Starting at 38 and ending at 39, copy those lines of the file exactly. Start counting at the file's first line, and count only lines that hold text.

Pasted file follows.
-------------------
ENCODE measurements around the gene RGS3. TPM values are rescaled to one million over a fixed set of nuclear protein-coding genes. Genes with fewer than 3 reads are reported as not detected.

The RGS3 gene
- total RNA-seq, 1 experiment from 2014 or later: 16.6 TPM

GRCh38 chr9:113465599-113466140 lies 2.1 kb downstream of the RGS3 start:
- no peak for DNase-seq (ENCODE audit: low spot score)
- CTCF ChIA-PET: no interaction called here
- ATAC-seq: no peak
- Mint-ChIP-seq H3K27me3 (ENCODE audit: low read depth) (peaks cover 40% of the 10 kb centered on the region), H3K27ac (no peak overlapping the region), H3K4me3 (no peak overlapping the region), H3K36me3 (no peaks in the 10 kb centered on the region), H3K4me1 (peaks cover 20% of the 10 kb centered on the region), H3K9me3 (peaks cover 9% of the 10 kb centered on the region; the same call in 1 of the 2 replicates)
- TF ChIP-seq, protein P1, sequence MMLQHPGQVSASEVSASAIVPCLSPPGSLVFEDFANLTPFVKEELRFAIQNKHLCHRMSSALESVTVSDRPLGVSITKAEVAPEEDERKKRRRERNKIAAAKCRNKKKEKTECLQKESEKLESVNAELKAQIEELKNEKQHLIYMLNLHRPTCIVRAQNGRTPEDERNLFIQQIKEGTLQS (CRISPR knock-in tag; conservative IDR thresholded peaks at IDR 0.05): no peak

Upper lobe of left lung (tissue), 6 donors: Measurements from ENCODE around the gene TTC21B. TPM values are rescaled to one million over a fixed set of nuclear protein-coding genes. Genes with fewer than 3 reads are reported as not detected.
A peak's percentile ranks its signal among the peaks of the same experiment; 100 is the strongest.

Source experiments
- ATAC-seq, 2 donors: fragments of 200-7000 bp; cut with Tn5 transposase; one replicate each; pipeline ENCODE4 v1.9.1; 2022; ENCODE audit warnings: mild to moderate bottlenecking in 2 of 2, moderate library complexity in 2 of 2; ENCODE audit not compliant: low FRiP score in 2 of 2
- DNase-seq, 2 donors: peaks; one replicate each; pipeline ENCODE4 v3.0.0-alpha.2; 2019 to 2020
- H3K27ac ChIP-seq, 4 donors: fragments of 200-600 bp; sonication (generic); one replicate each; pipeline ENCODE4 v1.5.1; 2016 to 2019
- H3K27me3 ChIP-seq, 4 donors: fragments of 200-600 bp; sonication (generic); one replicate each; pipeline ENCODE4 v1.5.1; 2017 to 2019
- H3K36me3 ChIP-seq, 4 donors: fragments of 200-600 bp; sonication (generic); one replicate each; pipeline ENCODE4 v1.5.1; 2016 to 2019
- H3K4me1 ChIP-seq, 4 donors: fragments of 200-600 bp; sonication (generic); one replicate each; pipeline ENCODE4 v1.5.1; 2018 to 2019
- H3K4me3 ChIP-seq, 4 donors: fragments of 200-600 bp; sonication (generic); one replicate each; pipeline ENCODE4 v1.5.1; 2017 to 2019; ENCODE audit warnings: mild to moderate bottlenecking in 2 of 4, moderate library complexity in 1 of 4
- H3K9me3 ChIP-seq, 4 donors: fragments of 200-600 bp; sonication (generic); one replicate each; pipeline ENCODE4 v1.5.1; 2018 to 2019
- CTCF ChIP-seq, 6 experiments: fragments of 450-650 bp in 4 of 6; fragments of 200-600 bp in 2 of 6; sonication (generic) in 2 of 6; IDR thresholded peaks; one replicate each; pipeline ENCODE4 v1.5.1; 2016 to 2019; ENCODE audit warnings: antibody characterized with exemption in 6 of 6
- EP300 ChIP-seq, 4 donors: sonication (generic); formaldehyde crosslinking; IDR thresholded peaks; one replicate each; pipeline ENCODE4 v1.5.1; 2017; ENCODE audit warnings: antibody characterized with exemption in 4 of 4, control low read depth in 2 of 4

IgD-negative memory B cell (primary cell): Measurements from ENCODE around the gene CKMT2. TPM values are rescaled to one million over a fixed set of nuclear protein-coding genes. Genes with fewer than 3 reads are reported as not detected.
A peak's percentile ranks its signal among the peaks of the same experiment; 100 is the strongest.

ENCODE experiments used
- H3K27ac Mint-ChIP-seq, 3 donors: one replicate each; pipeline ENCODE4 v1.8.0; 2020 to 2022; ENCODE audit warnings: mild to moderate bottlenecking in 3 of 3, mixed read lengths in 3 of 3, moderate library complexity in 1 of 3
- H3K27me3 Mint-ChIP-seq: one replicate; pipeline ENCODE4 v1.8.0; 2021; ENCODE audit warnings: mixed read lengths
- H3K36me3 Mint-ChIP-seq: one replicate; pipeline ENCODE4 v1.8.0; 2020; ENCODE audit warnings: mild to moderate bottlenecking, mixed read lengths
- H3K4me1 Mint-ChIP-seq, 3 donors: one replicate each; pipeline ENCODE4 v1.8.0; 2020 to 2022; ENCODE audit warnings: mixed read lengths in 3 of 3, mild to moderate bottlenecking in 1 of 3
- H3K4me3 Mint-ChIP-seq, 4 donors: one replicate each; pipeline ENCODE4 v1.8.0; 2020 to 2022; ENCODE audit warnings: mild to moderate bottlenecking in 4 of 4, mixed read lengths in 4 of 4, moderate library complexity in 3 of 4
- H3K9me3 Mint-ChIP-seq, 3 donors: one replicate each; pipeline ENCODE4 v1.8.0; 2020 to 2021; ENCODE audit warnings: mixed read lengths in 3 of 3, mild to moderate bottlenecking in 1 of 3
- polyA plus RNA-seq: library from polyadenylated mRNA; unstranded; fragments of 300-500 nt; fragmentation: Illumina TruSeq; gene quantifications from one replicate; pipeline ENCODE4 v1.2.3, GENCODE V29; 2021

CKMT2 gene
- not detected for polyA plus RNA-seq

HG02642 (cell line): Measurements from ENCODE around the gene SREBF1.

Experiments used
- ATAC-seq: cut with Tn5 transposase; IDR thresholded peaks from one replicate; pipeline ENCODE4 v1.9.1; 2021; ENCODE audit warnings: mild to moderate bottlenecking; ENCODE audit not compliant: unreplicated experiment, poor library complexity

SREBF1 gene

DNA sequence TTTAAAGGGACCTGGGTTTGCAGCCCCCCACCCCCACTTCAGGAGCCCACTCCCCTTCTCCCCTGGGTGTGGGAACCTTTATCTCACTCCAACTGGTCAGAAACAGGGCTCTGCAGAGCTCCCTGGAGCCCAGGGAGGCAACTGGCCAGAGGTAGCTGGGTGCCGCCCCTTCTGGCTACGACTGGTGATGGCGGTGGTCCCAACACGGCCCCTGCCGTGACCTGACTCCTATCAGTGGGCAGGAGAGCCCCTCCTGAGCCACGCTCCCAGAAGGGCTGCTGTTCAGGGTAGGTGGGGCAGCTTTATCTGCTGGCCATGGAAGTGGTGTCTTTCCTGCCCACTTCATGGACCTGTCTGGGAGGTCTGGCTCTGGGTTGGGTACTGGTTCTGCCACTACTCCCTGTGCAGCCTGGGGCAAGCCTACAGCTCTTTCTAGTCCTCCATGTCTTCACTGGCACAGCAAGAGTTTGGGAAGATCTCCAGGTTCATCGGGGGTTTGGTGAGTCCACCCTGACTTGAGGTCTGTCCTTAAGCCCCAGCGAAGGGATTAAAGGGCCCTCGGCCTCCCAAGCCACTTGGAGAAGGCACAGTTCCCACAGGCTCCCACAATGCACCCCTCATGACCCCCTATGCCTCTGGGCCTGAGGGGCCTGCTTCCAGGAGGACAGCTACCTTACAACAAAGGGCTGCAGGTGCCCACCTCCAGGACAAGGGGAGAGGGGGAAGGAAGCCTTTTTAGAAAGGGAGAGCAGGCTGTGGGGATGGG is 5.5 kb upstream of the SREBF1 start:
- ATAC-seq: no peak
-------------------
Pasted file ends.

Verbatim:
SREBF1 gene

DNA sequence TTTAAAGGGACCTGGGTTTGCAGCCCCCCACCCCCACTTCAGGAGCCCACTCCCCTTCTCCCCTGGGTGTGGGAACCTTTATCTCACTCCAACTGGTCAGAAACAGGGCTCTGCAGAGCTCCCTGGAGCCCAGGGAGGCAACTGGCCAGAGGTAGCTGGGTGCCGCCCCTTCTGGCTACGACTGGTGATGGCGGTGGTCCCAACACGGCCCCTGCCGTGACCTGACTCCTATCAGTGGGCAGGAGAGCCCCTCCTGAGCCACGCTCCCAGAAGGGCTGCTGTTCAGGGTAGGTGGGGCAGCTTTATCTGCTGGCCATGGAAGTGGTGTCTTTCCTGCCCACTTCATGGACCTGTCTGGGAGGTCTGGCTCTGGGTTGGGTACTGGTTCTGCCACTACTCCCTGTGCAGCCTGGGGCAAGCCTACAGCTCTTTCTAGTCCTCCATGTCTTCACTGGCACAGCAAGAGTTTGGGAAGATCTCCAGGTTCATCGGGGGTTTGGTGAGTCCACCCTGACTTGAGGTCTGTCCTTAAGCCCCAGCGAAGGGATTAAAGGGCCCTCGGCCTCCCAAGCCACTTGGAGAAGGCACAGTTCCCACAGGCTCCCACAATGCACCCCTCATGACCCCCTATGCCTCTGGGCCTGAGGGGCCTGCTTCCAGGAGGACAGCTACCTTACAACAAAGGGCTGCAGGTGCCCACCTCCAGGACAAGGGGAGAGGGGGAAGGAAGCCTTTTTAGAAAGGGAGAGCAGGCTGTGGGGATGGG is 5.5 kb upstream of the SREBF1 start: